The company is barred from making deceptive claims and is required to safeguard customers' private information.
LifeLock Inc. has agreed to pay $11 million to the Federal Trade Commission and $1 million to a group of 35 state attorneys general to settle complaints that the company used false claims to promote its identity theft protection services -- which it widely advertised by displaying the CEO’s Social Security number on the side of a truck.
In one of the largest FTC-state coordinated settlements on record, LifeLock and its principals will be barred from making deceptive claims and required to take more stringent measures to safeguard the personal information it collects from customers.
“While LifeLock promised consumers complete protection against all types of identity theft, in truth, the protection it actually provided left enough holes that you could drive a truck through it,” FTC Chairman Jon Leibowitz said.
Domino's is teaming with fire departments to push fire safety. Some people will get free pizza -- but they'd better avoid 'puffery.'
If they are, you could get your pizza free as well as have it delivered on a firetruck. Won’t the kids like that?
Just be sure you don’t engage in any "puffery," and we don’t just mean the kind you do with cigarettes, or Domino’s may take your pizza back. We’re kidding about that part. Sort of.
Where is it written that you need to live like a pharoah? To attain bumhood, you need a home you can truly afford.
We’ve been talking, on and off, about routes to financial freedom, defined as a life off the day-job treadmill that leaves you free to do what you want to do with your time, not what someone else decides you should do.
It takes time to achieve this freedom. You need get enough education or vocational training to land a job that will produce enough income to allow you to build savings, and you need to live not only within that income but below it. An important part of your early-escape strategy is to get a roof over your head that’s paid for.
Yes. Pay off your mortgage.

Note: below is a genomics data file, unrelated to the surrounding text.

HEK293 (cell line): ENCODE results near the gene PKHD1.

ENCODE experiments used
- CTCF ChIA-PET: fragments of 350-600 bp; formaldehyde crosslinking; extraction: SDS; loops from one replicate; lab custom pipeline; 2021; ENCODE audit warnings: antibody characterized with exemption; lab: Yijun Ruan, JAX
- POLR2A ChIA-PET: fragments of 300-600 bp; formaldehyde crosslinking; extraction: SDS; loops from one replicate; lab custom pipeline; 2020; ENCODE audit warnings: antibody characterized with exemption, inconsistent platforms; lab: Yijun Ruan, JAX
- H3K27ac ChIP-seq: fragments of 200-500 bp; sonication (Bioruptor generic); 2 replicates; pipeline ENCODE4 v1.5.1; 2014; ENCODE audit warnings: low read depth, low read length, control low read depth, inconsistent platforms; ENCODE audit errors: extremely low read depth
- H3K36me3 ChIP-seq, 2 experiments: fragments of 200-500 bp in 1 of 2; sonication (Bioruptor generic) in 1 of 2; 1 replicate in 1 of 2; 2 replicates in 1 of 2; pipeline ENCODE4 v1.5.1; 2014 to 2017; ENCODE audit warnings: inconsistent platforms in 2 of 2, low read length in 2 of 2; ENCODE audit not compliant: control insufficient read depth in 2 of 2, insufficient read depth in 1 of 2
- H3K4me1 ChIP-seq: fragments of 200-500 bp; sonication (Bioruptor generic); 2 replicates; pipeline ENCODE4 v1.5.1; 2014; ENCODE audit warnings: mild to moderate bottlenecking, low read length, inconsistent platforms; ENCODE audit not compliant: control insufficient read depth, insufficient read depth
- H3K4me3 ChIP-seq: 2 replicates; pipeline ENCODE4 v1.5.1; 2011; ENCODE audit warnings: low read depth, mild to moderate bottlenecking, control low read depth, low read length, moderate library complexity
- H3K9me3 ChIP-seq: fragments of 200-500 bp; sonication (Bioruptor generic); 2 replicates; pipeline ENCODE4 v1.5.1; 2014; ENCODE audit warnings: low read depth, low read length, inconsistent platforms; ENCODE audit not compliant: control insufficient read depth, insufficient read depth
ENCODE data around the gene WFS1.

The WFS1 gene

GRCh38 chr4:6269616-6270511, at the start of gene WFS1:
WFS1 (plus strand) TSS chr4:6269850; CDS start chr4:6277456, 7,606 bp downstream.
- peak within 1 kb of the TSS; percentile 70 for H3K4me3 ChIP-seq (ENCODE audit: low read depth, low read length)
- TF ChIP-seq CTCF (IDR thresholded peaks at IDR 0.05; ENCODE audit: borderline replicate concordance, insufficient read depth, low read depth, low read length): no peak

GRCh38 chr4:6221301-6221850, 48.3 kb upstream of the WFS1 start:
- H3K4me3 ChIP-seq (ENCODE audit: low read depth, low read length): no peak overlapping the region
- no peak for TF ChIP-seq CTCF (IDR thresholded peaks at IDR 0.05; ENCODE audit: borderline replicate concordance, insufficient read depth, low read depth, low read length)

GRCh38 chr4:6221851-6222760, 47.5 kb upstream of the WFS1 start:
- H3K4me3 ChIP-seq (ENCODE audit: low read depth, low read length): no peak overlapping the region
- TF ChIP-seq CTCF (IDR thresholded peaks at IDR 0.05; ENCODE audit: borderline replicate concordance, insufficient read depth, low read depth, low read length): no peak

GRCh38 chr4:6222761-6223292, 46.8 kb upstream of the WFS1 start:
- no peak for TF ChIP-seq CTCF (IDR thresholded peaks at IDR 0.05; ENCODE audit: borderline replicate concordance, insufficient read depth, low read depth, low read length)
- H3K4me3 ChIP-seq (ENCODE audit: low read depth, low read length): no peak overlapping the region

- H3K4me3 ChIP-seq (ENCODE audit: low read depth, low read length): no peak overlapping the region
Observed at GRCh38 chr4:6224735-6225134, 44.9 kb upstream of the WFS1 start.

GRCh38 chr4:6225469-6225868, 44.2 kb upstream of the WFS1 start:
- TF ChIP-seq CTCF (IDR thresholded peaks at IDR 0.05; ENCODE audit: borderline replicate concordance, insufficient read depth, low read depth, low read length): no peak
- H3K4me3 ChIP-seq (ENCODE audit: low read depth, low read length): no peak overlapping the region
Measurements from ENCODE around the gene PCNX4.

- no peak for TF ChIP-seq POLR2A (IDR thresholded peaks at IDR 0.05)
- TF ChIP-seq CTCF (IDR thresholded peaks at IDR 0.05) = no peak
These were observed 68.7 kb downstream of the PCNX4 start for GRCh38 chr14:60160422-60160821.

The percentage of American workers with no savings rises for the third year.
More Americans are ill-prepared for retirement, according to the Employee Benefit Research Institute's 20th annual Retirement Confidence Survey.
The percentage of workers who said they have less than $10,000 in savings grew to 43% in 2010, from 39% in 2009. Their savings do not include the value of primary homes and defined-benefit pension plans.
- Video: The five R's of retirement
And more workers said they have virtually no savings and investments at all: 27% said they have less than $1,000 in savings, up from 20% in 2009.
Auto recalls may be the key to haggling over any new or used car.
Pointing out the flaws of an item is Haggling 101 -- and the spate of recent auto recalls has given consumers plenty to negotiate with.
Since November, Toyota has recalled more than 8 million vehicles worldwide, some 5.5 million of those in the United States. Congress is investigating the automaker’s response to malfunctions including faulty accelerator pedals and floor mats that jammed pedals. Smaller recalls in February covered glitches with brakes and front drive shafts.
Toyota isn’t alone in pulling cars from the market, either. Nissan recalled 539,864 cars in early March -- the largest recall in the automaker’s history -- for brake pin and fuel gauge problems. That same week, GM announced it would recall 1.3 million compacts to repair power-steering motors.
Recalls spur competition among car makers. A brand with a recent recall is eager to polish its reputation by keeping sales steady, says Jeff Bennett, a professor of automotive marketing at Northwood University in Midland, Mich. Other car companies are more willing to lower prices to lure away the affected brand’s loyal but anxious buyers. In either case, consumers may be able to pay little more than invoice price (i.e., what the dealership pays for the car).
But getting a good deal isn’t as simple as showing up at the lot with a Toyota and a nervous tic. Here’s what to consider based on what you want to buy:
It's not nearly as good a deal as you may think.
The mortgage interest deduction is one of the most celebrated tax deductions in all of tax deduction-dom. It’s cited as one of the benefits of homeownership, right behind “you’re not throwing your money away,” and it is repeated over and over again. Unfortunately, I believe it’s misrepresented. It’s not as good as you think.
I’ll explain why.
Finding the money to pay off debt or build savings doesn't have to make life dull.
If your goal is to destroy debt or build savings, you're going to need to find extra money in your current budget. I've recently shown you 28 tips to save on groceries, 18 ways to save on clothes and 16 tips to save on home improvement.
Now it's time to tackle another expense that can soak up the cash: entertainment.
Efforts are afoot to prohibit companies from pulling credit reports of most prospective hires.
Should an employer have access to your credit report when you’ve applied for a job? Is that really fair? What if you can’t pay your bills because you were laid off or had major medical bills?
More lawmakers think it’s not. At least 16 states are considering a ban on employer access to credit reports unless they're filling law enforcement jobs or those that involve handling lots of money. Hawaii and Washington state already have similar laws on the books. (A federal version was introduced but apparently is going nowhere in Congress.)
Credit reports can affect your access to credit and how much interest you’ll pay, and increasingly, whether you’ll be hired. A recent survey by the Society for Human Resources Management found that:
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